The Hall was then inherited by his daughter Rhoda, who married into the Astley family, who from 1841 were Barons Hastings. It remained with them until 2009.

Photograph: Christopher Simon Sykes/National Trust

Photograph: Christopher Simon Sykes/National Trust

Photograph: Christopher Simon Sykes/National Trust

Photograph: Christopher Simon Sykes/National Trust

While the exterior remains a perfect example of English baroque, the interior of the central section was gutted by fire in 1822.  “The heat was so intense that the glass in the windows was reduced to a liquid state and the lead on the roof poured down like water.” [Tomlinson’s Guide to Northumberland, 1889)

It was not restored, but stands, floorless and gaunt testament to the power of Vanbrugh’s design.  The effects of the fire are clearly visible in the great hall, originally 30 feet (9.1 m) high but still open to the roof, with blackened walls and muse statues. It is a stunning sight.

After the fire the house was largely deserted for about 160 years, despite some partial restoration  in 1862–63 when the central section was re-roofed , and again in 1959. It was not until the 1980s that  Edward Delaval Astley, 22nd Baron Hastings moved back to the Hall and converted the old service wing  into his home. He remained there until death in 2007.

The view from the north steps across the grand entry court. David Marsh, July 2015

The view from the north steps across the grand entry court.
David Marsh, July 2015

Subsequently his son, Delaval Astley, the new Lord Hastings,  found himself facing an enormous inheritance tax bill and decided to sell the Hall.  In September 2008 the National Trust launched an appeal to raise £6.3 million to acquire the house and its surrounds. This took 15 months and the Hall was finally opened in May 2010. It marked a new era for the Trust in more ways than one.

Putti on the roof David Marsh, July 2015

Putti on the roof
David Marsh, July 2015

For starters, says Jane Blackburn, a newcomer on the regional committee, the acquisition itself was unique: it came about only after the Trust had consulted 100,000 local people, who then, in six months, in the teeth of a recession, raised nearly £1m of the £3m the organisation needed to find. And this was, she says, “in a part of the country that is not, frankly, one of the wealthiest, and most of whom have never visited a trust property, let alone joined”. [Guardian 10 Feb 2010,  link to full article below]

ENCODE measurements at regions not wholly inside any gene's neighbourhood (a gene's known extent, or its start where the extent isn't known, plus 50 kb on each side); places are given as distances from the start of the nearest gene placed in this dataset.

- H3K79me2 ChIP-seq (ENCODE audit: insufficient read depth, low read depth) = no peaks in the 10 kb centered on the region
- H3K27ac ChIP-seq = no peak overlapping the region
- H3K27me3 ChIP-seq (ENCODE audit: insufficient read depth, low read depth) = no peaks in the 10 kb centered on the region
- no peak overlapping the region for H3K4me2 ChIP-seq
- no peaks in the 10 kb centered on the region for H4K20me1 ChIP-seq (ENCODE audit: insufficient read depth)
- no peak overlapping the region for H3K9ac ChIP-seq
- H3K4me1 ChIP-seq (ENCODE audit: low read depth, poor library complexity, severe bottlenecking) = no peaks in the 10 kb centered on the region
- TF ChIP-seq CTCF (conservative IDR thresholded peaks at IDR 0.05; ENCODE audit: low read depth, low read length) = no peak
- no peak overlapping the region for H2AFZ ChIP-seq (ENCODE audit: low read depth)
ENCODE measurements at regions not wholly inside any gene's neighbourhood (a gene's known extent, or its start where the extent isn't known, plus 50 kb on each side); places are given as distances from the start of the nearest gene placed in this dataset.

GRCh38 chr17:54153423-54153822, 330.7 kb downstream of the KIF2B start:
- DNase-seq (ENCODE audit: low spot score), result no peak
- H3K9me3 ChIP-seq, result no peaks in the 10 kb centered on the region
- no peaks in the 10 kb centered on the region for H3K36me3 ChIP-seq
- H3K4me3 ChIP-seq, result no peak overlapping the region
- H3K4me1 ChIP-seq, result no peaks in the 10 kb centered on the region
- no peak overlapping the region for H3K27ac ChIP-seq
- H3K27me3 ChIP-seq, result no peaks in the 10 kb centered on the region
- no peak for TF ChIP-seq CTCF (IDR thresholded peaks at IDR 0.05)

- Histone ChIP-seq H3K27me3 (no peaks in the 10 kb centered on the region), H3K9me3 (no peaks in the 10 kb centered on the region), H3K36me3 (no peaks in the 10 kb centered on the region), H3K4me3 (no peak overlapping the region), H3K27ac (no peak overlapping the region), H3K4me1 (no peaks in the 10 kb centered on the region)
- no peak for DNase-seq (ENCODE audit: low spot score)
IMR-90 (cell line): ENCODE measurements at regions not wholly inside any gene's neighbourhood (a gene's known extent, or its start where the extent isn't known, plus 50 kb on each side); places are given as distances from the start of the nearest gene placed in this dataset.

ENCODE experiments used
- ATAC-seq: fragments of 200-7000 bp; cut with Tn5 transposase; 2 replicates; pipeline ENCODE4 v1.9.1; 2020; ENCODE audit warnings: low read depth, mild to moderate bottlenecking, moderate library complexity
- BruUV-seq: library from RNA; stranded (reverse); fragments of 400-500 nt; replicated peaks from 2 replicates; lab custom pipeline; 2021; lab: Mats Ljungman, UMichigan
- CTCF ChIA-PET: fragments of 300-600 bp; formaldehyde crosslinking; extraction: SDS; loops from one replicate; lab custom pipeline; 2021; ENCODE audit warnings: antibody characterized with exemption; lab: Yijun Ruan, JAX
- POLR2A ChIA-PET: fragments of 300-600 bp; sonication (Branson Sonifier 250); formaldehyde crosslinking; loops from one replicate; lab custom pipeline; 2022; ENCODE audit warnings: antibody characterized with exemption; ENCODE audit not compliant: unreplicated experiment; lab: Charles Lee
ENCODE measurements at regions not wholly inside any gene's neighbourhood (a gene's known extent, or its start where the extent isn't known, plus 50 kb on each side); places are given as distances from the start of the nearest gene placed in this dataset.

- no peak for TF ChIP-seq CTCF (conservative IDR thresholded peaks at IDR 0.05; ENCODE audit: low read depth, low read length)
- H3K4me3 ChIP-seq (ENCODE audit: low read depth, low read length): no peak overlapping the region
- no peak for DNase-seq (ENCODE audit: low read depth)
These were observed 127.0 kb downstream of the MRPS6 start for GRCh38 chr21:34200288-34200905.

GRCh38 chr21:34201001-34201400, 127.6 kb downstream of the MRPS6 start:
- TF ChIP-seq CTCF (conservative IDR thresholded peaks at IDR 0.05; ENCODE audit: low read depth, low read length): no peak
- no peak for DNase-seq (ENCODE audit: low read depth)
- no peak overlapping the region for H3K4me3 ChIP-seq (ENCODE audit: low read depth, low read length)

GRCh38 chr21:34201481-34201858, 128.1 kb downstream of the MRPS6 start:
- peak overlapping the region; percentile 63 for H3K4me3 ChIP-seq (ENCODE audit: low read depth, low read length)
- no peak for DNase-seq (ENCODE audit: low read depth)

David Marsh, July 20115

David Marsh, July 20115

The Daily Mail used news of the sale and the  Trusts acquisition of the estate to outline a slightly more rumbustious history which makes fun reading.  “Seaton Delaval Hall is so incongruous it’s like finding a WAG in Matalan. This jewel makes the average stately home seem common. It boasts more scandals than a Sunday tabloid  –  there’s the royal mistress, the bed-hopping MP who blasted bribes from a cannon, the sex-starved heir who died from a chambermaid’s kick in the groin…” Read more: http://www.dailymail.co.uk/news/article-1127046/How-dusty-old-Seaton-Delaval-Hall-set-Geordie-Versailles–thanks-whip-round-locals.html#ixzz3tSz9YAME

There is a more sober account of the process at the Daily Telegraph:

http://www.telegraph.co.uk/news/uknews/2241010/National-Trusts-13.2m-campaign-to-save-Seaton-Delaval-Hall.html

Seaton Delaval Hall – the North (Entrance) Front by John Joseph Bouttats c.1750 https://landscapelover.wordpress.com/2014/06/24/preserving-seaton-delaval-hall/

Seaton Delaval Hall – the North (Entrance) Front by John Joseph Bouttats c.1750
https://landscapelover.wordpress.com/2014/06/24/preserving-seaton-delaval-hall/

BUT I hear you muttering what about the gardens!

Admiral George Delaval (1660-1723) by Godfrey Kneller, CMS: 1276507 painting at Seaton Delaval Hall, Northumberland

Admiral George Delaval (1660-1723) by Godfrey Kneller, National Trust

There is no doubt that Vanbrugh and the Admiral wanted the house to be an integral part of its surroundings, and  they must have been designed together. Much of the hard landscaping has survived, although, unsurprisingly much of the layout and  the planting has been lost or substantially altered. The National Trust have bought the land around the house which is merely  a quarter of the surrounding estate, and so it difficult to appreciate the scale and layout of the original original pleasure grounds and their relationship with the wider landscape.  This was obvious to William Hutchinson:  “The appearance  of Seaton Delaval now engaged the eye; the spreading plantations extended over the plane afforded an agreeable scene, which was beautifully improved by the distant prospect of the ocean.”

The north front Seaton Delaval Hall. Not Used CL 06/11/2003

The north front Seaton Delaval Hall. Country Life Picture Library 2003